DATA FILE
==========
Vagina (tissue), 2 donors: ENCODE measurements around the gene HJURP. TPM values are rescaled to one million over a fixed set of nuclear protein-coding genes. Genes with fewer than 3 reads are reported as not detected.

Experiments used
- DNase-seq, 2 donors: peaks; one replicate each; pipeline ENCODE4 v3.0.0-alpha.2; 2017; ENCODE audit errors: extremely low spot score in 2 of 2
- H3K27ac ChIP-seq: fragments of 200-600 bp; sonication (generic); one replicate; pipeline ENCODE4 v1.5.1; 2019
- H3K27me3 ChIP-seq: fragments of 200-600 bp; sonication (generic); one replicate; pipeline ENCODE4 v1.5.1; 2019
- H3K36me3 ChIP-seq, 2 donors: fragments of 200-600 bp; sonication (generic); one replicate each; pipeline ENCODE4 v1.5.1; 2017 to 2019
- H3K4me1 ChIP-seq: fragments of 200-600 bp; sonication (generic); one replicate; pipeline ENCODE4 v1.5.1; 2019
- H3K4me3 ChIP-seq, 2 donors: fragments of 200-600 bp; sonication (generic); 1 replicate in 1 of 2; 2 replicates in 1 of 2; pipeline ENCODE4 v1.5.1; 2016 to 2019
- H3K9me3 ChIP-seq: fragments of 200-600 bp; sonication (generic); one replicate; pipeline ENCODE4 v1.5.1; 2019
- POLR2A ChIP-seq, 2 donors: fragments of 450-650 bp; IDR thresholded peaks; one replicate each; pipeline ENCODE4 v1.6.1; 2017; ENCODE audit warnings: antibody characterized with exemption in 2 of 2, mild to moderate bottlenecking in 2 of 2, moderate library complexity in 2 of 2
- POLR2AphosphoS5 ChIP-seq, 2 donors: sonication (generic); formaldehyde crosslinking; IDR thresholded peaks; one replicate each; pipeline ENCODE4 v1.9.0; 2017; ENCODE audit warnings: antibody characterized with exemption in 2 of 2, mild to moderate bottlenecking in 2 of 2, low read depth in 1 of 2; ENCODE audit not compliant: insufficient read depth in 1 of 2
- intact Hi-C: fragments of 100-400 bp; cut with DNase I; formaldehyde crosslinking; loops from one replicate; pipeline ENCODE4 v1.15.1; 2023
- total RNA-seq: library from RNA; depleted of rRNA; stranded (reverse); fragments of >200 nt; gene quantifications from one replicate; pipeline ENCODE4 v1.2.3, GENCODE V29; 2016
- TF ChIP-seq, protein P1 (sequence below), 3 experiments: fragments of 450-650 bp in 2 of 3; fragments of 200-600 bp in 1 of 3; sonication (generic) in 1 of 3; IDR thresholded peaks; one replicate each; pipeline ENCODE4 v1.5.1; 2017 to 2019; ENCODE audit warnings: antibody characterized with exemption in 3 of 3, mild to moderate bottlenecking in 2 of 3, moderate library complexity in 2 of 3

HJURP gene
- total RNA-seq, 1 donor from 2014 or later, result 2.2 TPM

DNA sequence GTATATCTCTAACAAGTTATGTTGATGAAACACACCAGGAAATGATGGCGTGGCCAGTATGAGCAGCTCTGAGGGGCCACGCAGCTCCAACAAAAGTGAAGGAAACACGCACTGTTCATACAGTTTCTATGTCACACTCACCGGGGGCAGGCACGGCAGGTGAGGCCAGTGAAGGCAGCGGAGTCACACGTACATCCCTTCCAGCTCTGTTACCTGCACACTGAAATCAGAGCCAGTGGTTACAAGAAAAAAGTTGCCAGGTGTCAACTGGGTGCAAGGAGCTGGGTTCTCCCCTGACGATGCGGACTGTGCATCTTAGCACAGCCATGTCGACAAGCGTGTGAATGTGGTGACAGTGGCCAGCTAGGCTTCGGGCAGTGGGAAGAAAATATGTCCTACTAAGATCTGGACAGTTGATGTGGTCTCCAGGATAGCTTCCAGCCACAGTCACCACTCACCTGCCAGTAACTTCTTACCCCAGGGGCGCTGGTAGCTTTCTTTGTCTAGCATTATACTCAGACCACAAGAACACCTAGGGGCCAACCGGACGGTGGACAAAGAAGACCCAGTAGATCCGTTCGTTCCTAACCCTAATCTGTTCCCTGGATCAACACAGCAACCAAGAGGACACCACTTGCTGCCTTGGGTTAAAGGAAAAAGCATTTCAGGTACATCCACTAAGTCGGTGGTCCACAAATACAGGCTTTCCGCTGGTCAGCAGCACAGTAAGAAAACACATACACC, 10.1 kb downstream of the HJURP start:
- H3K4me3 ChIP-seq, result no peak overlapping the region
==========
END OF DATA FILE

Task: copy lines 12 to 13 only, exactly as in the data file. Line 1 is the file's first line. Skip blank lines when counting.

- intact Hi-C: fragments of 100-400 bp; cut with DNase I; formaldehyde crosslinking; loops from one replicate; pipeline ENCODE4 v1.15.1; 2023
- total RNA-seq: library from RNA; depleted of rRNA; stranded (reverse); fragments of >200 nt; gene quantifications from one replicate; pipeline ENCODE4 v1.2.3, GENCODE V29; 2016